The sad trend currently is that social awareness is somewhat on the decrease. The youngsters have become more businessminded. Already the Dharamsala Administration is experiencing a shortage of personnel to fill the vacancies in the various departments. Generally people don’t seem to care whether the Government is functioning or not. It is only when a controversy arises that we find voices of dissent from different quarters. If these voices are sincere, then I feel they ought to study the problems being faced by Dharamsala and see if they can assist in solving them. Only then can their criticism get some credibility.

It is easy for us to sit at a distance and point out the very many errors being committed by our Government. What we need to understand is that the people form the government and so each of us has a responsibility to contribute the proper functioning of our Government. To look at the issue from another angle, it is generally said within our community that ‘the Chinese ate Tibet while our Kudags were engrossed with Majong’. Whether this was true or not is for each of us to judge However, we should not give an opportunity for future generation to say that ‘the freedom struggle got lost during the 1980s on account of the lack of social awareness among the people then.’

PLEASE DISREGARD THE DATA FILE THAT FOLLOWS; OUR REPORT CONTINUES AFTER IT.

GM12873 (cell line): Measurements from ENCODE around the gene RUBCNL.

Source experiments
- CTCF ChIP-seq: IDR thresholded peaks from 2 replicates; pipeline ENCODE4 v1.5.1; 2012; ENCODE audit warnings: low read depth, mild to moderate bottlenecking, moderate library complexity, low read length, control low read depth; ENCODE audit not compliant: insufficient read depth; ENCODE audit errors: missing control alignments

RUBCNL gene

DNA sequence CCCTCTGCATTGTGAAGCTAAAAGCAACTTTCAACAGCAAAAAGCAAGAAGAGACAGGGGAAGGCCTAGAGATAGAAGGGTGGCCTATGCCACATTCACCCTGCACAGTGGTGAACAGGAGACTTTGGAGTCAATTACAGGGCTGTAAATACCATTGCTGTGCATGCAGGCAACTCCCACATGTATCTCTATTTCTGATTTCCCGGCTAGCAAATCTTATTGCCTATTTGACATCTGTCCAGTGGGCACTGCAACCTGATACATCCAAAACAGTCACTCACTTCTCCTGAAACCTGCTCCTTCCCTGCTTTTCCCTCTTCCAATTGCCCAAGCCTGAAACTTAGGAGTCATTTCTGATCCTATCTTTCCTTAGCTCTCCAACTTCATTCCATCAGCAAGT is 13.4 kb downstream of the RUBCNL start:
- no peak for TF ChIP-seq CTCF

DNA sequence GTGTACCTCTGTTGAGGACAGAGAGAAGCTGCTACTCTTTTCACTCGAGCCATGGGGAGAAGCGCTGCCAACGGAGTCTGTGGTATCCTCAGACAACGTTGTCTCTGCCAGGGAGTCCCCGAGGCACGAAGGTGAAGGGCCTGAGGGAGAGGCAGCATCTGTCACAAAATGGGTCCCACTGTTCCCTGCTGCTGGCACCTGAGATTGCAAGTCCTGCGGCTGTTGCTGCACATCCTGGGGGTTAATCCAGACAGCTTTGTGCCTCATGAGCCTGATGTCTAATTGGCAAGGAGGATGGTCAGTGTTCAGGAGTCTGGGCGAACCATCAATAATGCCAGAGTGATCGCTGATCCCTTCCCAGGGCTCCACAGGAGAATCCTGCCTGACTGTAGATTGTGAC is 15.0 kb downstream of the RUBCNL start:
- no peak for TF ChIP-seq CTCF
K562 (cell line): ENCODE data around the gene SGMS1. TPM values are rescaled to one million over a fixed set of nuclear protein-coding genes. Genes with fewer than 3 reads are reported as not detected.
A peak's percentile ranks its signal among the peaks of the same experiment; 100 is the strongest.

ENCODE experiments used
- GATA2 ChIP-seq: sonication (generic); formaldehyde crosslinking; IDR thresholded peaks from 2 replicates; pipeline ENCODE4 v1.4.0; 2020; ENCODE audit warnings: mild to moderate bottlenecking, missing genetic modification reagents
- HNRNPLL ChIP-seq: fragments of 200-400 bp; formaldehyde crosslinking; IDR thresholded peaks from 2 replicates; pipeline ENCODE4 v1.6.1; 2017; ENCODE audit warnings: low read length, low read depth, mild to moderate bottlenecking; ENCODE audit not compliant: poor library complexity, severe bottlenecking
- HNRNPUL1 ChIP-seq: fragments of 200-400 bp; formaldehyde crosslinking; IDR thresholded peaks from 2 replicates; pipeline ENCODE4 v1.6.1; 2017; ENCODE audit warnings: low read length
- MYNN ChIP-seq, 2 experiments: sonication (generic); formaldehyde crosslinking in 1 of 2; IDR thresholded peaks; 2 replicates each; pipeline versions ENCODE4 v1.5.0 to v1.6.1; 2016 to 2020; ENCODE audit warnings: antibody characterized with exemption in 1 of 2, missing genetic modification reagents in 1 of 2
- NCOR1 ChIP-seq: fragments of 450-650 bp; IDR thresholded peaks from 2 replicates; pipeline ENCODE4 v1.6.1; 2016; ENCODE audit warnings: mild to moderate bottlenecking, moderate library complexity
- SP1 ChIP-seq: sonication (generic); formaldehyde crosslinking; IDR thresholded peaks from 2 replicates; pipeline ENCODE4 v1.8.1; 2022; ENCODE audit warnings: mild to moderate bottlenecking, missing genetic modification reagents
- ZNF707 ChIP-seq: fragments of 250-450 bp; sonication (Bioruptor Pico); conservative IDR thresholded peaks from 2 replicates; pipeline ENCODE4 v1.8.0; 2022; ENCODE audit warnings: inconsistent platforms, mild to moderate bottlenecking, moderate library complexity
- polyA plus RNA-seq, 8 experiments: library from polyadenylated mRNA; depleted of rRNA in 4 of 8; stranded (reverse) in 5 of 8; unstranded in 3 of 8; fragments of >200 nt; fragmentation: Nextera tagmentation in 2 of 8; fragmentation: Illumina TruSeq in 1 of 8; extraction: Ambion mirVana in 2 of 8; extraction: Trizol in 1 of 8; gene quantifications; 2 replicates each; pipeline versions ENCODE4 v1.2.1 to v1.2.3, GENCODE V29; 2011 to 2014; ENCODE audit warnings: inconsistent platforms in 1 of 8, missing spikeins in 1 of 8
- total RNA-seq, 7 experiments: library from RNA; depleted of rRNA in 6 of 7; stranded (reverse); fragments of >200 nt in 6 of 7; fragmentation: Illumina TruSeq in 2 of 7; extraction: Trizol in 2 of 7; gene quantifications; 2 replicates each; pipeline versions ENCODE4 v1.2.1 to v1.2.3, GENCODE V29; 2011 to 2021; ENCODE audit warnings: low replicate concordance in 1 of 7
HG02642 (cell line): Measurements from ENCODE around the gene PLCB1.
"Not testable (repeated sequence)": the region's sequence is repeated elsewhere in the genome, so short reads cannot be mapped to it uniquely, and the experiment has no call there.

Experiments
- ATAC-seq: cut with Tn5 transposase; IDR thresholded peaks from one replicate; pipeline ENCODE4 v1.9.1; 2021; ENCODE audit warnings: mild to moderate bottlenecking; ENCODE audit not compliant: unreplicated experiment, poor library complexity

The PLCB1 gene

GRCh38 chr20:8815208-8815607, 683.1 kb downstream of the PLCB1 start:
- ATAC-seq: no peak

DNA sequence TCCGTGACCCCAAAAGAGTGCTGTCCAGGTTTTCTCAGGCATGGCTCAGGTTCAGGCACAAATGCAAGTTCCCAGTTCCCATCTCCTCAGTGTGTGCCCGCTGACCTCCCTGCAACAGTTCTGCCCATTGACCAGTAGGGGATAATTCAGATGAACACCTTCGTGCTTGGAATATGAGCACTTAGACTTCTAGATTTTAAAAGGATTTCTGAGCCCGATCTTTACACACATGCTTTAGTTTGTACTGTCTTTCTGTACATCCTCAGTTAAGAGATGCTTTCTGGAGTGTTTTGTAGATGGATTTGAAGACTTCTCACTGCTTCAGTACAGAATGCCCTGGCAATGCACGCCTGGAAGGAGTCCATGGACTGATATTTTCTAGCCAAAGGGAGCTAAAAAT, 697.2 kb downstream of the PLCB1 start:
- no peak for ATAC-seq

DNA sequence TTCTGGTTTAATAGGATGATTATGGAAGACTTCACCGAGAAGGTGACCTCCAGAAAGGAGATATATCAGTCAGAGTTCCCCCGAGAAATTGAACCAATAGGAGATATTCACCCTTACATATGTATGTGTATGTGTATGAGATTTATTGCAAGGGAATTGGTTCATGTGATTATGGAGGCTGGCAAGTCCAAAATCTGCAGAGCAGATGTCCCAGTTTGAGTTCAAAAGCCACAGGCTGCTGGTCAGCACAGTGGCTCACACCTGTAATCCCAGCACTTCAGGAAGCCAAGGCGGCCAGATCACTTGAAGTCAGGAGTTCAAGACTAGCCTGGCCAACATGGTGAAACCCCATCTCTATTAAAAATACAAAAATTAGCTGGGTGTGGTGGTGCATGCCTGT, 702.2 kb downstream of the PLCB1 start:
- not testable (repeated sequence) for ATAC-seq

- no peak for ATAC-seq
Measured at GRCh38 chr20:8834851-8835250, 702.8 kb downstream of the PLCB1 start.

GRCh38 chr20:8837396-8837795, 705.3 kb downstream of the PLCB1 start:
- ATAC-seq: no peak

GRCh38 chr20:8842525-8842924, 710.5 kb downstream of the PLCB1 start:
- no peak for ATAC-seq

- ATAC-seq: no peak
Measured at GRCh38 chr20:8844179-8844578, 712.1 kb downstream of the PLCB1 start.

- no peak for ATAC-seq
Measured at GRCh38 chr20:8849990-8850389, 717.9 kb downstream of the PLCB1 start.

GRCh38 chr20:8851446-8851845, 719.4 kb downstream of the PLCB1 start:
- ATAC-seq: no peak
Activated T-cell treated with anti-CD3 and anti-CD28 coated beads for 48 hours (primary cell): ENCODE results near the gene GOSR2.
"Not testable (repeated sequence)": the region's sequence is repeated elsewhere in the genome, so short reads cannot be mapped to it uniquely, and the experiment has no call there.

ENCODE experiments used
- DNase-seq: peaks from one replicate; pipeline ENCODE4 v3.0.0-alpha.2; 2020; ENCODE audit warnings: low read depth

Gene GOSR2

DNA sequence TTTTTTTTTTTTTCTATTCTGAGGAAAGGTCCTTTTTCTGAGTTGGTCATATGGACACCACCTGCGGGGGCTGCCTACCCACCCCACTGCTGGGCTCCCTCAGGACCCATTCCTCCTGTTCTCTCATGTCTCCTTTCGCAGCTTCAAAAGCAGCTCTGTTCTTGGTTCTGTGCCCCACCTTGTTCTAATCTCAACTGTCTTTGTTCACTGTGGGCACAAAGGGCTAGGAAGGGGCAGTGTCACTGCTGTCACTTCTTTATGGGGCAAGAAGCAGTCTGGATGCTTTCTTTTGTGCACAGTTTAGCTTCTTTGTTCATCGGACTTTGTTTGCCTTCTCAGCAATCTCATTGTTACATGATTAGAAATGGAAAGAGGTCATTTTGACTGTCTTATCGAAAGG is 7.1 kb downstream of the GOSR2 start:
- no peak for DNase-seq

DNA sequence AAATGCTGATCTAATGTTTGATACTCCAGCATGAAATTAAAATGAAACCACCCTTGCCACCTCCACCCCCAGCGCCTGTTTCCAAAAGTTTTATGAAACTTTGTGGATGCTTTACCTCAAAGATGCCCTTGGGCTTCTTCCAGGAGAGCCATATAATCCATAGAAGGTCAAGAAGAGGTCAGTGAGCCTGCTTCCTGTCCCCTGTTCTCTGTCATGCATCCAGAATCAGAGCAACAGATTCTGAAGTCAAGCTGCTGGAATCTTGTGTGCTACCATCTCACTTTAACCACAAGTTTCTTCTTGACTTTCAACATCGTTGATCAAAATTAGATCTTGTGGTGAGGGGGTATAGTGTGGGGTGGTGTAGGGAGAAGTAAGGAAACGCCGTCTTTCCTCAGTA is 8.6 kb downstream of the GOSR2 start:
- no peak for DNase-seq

Some of you may be confused by the contradiction in my argument. While on the one hand I emphasise the need for social awareness, on the other hand I denigrate people who point out the shortcomings of our Administration. To them I would like to make this clarification. I am not against those individuals who try to support the Government in whatever way possible to them and then make constructive criticism. I am against those individuals who have not even cared to see how the Government has been functioning so far, come from nowhere and start criticizing it. Social awareness with sincere motivation is one thing, which we all appreciate. It is this awareness, which I feel is lacking and needs to be cultivated.

So to all the young Tibetans, I have but this simple suggestion. Pay an interest to the working of the Tibetan Government. If possible go for a short visit to Dharamsala for that is where you will see for yourself. Understand the trials and tribulations that our Government is undergoing. Having done that you can start commenting on the performance. If you have the time, specially during your summer vacation, volunteer to work in an office in Dharamsala and see the view from inside. In this way you will not only develop an interest in the Tibetan struggle but will also be able to comment more constructively.

I would like to conclude with the following remarks I heard fro an Indian gentleman in New Delhi. We were discussing the current attitude of the young Tibetans. He said, “If the youth is lost, the cause is lost.”